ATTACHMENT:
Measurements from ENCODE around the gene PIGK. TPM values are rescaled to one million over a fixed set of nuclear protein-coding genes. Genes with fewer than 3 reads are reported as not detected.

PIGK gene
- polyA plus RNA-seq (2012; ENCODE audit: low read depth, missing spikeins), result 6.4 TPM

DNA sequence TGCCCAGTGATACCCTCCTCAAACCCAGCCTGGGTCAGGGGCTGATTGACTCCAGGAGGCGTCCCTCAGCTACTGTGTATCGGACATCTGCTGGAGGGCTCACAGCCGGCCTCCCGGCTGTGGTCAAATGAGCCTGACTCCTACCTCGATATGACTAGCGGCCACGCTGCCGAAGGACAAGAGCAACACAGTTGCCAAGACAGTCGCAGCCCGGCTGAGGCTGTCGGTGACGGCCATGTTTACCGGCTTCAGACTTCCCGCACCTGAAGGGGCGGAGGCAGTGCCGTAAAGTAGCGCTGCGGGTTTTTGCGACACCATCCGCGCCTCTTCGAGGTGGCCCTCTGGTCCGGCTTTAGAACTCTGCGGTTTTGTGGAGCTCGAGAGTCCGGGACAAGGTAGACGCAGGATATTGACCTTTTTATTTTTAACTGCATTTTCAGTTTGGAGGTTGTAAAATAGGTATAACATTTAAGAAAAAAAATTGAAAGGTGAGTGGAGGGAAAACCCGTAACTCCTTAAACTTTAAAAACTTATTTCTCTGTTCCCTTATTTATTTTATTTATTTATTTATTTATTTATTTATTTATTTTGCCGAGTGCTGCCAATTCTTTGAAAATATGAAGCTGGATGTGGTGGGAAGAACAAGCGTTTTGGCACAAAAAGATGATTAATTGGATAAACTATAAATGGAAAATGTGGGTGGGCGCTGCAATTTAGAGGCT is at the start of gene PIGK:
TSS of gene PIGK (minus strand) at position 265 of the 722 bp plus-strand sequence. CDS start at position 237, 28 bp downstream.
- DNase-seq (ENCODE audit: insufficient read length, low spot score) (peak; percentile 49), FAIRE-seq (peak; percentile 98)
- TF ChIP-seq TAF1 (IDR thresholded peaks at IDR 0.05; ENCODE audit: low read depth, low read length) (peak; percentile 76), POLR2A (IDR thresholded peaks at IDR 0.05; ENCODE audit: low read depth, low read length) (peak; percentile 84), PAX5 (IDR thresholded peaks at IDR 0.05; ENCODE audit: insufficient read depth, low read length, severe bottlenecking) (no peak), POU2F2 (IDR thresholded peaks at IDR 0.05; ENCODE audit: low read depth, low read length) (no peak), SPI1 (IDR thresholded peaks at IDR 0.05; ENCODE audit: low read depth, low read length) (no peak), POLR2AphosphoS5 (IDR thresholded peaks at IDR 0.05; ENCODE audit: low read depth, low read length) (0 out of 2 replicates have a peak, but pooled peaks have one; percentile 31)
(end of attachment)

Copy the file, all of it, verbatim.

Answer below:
Measurements from ENCODE around the gene PIGK. TPM values are rescaled to one million over a fixed set of nuclear protein-coding genes. Genes with fewer than 3 reads are reported as not detected.

PIGK gene
- polyA plus RNA-seq (2012; ENCODE audit: low read depth, missing spikeins), result 6.4 TPM

DNA sequence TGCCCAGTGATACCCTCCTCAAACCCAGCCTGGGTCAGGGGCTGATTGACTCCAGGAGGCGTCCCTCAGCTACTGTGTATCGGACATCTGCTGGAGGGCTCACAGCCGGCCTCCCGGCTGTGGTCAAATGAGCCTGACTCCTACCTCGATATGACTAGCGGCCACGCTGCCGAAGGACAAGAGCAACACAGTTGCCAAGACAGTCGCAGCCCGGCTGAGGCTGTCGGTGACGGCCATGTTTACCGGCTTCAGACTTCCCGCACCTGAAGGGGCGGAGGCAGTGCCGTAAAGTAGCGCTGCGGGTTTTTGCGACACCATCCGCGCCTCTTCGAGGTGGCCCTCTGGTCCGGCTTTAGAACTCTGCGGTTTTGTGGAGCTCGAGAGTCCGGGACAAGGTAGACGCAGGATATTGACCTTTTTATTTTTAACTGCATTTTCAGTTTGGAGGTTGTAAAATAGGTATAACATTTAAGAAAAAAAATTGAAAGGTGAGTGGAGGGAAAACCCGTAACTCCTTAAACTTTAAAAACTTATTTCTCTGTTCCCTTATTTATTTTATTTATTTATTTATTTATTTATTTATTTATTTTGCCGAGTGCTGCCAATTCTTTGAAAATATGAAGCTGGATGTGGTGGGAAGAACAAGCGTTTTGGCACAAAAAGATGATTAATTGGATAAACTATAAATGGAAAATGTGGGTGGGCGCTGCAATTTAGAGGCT is at the start of gene PIGK:
TSS of gene PIGK (minus strand) at position 265 of the 722 bp plus-strand sequence. CDS start at position 237, 28 bp downstream.
- DNase-seq (ENCODE audit: insufficient read length, low spot score) (peak; percentile 49), FAIRE-seq (peak; percentile 98)
- TF ChIP-seq TAF1 (IDR thresholded peaks at IDR 0.05; ENCODE audit: low read depth, low read length) (peak; percentile 76), POLR2A (IDR thresholded peaks at IDR 0.05; ENCODE audit: low read depth, low read length) (peak; percentile 84), PAX5 (IDR thresholded peaks at IDR 0.05; ENCODE audit: insufficient read depth, low read length, severe bottlenecking) (no peak), POU2F2 (IDR thresholded peaks at IDR 0.05; ENCODE audit: low read depth, low read length) (no peak), SPI1 (IDR thresholded peaks at IDR 0.05; ENCODE audit: low read depth, low read length) (no peak), POLR2AphosphoS5 (IDR thresholded peaks at IDR 0.05; ENCODE audit: low read depth, low read length) (0 out of 2 replicates have a peak, but pooled peaks have one; percentile 31)